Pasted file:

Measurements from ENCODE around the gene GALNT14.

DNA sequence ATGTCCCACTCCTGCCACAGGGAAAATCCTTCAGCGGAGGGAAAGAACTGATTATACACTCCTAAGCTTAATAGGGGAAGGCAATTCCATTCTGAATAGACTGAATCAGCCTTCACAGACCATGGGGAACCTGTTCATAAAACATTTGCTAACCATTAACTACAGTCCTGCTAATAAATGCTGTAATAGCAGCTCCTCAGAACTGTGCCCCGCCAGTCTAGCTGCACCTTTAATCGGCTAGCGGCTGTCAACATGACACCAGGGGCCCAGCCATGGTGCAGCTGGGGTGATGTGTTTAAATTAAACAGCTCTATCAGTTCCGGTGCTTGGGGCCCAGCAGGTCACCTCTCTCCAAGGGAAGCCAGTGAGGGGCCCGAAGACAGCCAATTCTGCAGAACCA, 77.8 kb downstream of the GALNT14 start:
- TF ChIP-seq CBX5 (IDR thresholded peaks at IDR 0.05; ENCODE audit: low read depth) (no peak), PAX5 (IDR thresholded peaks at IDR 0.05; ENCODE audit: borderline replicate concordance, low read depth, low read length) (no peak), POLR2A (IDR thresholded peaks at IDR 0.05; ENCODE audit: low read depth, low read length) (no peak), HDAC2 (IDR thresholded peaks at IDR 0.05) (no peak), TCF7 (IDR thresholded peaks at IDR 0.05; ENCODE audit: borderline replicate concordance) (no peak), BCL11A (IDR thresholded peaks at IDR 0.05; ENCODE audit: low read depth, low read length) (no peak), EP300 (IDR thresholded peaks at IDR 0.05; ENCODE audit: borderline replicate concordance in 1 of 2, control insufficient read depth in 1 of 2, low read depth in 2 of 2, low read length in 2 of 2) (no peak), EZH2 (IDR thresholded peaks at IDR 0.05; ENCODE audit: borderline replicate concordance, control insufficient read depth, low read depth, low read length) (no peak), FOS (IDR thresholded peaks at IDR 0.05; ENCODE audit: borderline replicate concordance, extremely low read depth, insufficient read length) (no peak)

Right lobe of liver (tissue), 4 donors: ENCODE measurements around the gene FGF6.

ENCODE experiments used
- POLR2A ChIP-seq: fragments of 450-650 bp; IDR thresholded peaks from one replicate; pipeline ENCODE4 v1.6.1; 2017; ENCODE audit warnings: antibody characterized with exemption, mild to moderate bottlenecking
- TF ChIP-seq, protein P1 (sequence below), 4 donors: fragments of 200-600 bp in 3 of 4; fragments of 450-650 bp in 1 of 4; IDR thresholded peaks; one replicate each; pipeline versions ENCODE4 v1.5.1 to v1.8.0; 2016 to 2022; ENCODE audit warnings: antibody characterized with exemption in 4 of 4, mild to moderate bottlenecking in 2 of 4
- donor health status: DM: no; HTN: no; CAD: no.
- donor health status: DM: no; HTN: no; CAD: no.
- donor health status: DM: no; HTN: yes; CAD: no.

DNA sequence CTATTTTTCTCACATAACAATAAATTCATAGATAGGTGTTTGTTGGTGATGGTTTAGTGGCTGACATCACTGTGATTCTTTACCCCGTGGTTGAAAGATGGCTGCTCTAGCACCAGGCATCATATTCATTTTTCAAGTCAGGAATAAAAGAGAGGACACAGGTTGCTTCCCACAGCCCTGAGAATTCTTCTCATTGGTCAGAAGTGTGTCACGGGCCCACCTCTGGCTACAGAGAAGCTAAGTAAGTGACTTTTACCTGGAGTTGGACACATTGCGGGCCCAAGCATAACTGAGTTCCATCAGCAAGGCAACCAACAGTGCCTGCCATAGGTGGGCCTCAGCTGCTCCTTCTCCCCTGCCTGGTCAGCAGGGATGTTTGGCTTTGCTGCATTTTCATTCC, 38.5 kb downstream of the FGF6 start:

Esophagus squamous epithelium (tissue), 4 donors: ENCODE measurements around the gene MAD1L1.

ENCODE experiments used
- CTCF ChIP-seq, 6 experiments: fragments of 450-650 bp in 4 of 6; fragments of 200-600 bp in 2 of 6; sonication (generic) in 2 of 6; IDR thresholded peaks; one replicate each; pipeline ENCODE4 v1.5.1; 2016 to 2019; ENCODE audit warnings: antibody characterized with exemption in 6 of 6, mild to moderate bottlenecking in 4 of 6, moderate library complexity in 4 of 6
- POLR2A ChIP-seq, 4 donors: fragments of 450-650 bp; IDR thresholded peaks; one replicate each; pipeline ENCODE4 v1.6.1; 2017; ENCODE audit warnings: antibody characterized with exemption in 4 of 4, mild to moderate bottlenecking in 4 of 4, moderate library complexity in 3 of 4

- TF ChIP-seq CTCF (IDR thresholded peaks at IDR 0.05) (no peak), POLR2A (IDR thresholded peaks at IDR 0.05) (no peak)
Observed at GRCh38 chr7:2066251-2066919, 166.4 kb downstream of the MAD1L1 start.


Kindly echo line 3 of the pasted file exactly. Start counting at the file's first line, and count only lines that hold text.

- TF ChIP-seq CBX5 (IDR thresholded peaks at IDR 0.05; ENCODE audit: low read depth) (no peak), PAX5 (IDR thresholded peaks at IDR 0.05; ENCODE audit: borderline replicate concordance, low read depth, low read length) (no peak), POLR2A (IDR thresholded peaks at IDR 0.05; ENCODE audit: low read depth, low read length) (no peak), HDAC2 (IDR thresholded peaks at IDR 0.05) (no peak), TCF7 (IDR thresholded peaks at IDR 0.05; ENCODE audit: borderline replicate concordance) (no peak), BCL11A (IDR thresholded peaks at IDR 0.05; ENCODE audit: low read depth, low read length) (no peak), EP300 (IDR thresholded peaks at IDR 0.05; ENCODE audit: borderline replicate concordance in 1 of 2, control insufficient read depth in 1 of 2, low read depth in 2 of 2, low read length in 2 of 2) (no peak), EZH2 (IDR thresholded peaks at IDR 0.05; ENCODE audit: borderline replicate concordance, control insufficient read depth, low read depth, low read length) (no peak), FOS (IDR thresholded peaks at IDR 0.05; ENCODE audit: borderline replicate concordance, extremely low read depth, insufficient read length) (no peak)